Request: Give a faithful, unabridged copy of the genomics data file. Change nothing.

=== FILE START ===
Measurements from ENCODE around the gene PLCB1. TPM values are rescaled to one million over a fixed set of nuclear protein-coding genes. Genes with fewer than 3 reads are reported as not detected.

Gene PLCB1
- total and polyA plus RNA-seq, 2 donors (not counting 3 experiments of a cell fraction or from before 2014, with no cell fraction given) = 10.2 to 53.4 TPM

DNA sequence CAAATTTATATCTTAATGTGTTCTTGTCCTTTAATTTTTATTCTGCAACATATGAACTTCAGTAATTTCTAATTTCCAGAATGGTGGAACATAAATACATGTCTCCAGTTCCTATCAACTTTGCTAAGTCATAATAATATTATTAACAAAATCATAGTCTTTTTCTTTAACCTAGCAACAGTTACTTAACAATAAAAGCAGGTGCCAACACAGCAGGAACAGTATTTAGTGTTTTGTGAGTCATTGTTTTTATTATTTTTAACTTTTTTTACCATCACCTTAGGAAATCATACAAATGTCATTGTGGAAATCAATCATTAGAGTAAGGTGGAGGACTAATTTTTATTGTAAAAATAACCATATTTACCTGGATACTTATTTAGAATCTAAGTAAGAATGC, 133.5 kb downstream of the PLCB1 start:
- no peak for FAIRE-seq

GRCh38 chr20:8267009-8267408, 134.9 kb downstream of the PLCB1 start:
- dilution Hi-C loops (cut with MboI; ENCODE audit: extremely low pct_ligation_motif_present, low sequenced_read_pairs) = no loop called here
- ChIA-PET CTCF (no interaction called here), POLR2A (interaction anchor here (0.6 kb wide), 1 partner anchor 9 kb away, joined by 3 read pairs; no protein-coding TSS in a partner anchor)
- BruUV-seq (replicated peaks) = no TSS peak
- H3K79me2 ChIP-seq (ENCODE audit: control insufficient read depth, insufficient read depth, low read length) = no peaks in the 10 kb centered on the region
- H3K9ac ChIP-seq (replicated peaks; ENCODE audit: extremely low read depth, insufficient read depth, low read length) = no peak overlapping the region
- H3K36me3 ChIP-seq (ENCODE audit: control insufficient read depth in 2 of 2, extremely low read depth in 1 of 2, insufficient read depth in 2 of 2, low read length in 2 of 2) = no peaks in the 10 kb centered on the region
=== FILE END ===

Measurements from ENCODE around the gene PLCB1. TPM values are rescaled to one million over a fixed set of nuclear protein-coding genes. Genes with fewer than 3 reads are reported as not detected.

Gene PLCB1
- total and polyA plus RNA-seq, 2 donors (not counting 3 experiments of a cell fraction or from before 2014, with no cell fraction given) = 10.2 to 53.4 TPM

DNA sequence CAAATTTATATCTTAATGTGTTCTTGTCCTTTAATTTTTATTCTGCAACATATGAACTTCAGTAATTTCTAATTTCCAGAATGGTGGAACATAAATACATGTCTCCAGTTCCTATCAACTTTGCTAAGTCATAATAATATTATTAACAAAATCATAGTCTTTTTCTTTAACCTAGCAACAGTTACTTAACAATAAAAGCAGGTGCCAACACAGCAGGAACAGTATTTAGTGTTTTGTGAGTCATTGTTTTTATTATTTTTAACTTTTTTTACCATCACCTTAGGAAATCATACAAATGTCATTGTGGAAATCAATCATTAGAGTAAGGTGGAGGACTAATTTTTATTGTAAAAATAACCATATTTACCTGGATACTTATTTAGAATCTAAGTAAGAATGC, 133.5 kb downstream of the PLCB1 start:
- no peak for FAIRE-seq

GRCh38 chr20:8267009-8267408, 134.9 kb downstream of the PLCB1 start:
- dilution Hi-C loops (cut with MboI; ENCODE audit: extremely low pct_ligation_motif_present, low sequenced_read_pairs) = no loop called here
- ChIA-PET CTCF (no interaction called here), POLR2A (interaction anchor here (0.6 kb wide), 1 partner anchor 9 kb away, joined by 3 read pairs; no protein-coding TSS in a partner anchor)
- BruUV-seq (replicated peaks) = no TSS peak
- H3K79me2 ChIP-seq (ENCODE audit: control insufficient read depth, insufficient read depth, low read length) = no peaks in the 10 kb centered on the region
- H3K9ac ChIP-seq (replicated peaks; ENCODE audit: extremely low read depth, insufficient read depth, low read length) = no peak overlapping the region
- H3K36me3 ChIP-seq (ENCODE audit: control insufficient read depth in 2 of 2, extremely low read depth in 1 of 2, insufficient read depth in 2 of 2, low read length in 2 of 2) = no peaks in the 10 kb centered on the region